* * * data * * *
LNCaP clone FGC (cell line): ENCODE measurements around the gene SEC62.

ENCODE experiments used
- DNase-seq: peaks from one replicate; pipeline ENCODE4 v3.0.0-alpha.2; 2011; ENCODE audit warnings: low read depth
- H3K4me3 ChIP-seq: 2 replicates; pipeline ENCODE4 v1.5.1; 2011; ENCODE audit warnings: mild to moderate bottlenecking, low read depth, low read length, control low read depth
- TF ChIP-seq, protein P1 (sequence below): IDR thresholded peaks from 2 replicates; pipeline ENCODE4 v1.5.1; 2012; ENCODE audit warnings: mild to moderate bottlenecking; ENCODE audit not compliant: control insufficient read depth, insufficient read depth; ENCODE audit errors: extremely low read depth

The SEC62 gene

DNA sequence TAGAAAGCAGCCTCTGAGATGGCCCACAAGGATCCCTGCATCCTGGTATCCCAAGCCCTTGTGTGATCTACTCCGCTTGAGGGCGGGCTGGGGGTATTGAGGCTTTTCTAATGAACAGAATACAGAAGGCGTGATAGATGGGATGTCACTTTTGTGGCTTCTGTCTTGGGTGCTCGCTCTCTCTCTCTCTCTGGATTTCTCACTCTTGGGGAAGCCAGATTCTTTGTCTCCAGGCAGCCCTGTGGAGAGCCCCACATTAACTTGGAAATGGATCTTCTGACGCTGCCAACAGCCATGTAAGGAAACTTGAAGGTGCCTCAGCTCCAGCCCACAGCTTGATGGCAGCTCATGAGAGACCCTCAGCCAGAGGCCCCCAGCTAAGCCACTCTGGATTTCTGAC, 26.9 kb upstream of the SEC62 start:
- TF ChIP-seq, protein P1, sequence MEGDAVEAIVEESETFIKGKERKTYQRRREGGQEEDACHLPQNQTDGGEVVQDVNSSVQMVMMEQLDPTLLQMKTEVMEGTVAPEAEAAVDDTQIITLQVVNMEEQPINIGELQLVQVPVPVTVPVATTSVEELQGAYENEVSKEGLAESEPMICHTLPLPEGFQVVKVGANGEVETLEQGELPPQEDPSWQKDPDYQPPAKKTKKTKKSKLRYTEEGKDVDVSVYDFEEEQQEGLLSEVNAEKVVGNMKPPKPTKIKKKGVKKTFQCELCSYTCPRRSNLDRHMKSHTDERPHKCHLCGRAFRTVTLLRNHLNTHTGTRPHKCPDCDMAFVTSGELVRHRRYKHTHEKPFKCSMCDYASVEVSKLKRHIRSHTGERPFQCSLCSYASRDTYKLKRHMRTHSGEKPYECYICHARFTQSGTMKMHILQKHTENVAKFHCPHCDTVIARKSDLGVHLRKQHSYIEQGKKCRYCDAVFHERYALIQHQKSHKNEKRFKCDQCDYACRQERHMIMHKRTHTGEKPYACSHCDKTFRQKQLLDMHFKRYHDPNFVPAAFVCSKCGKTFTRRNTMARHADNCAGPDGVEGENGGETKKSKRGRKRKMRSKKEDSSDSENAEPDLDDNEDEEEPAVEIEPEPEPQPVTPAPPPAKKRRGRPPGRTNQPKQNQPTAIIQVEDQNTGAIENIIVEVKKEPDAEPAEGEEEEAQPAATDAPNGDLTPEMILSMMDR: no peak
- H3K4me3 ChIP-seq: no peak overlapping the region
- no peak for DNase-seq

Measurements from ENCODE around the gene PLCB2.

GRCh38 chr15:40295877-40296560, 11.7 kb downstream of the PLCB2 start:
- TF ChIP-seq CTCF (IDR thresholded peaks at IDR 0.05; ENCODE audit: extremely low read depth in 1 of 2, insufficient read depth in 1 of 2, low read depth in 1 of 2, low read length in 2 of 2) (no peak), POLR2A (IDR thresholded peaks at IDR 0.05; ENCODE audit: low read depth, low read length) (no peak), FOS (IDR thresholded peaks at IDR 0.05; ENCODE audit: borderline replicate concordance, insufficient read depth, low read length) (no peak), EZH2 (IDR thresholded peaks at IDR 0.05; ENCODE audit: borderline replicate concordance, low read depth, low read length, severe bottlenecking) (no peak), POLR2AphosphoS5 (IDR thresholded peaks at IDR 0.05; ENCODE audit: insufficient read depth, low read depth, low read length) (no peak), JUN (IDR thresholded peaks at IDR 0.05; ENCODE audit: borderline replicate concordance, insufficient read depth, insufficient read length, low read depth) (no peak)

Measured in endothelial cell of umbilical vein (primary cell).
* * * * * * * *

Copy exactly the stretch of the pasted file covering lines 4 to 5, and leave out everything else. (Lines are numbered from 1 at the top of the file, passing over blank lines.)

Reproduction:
- H3K4me3 ChIP-seq: 2 replicates; pipeline ENCODE4 v1.5.1; 2011; ENCODE audit warnings: mild to moderate bottlenecking, low read depth, low read length, control low read depth
- TF ChIP-seq, protein P1 (sequence below): IDR thresholded peaks from 2 replicates; pipeline ENCODE4 v1.5.1; 2012; ENCODE audit warnings: mild to moderate bottlenecking; ENCODE audit not compliant: control insufficient read depth, insufficient read depth; ENCODE audit errors: extremely low read depth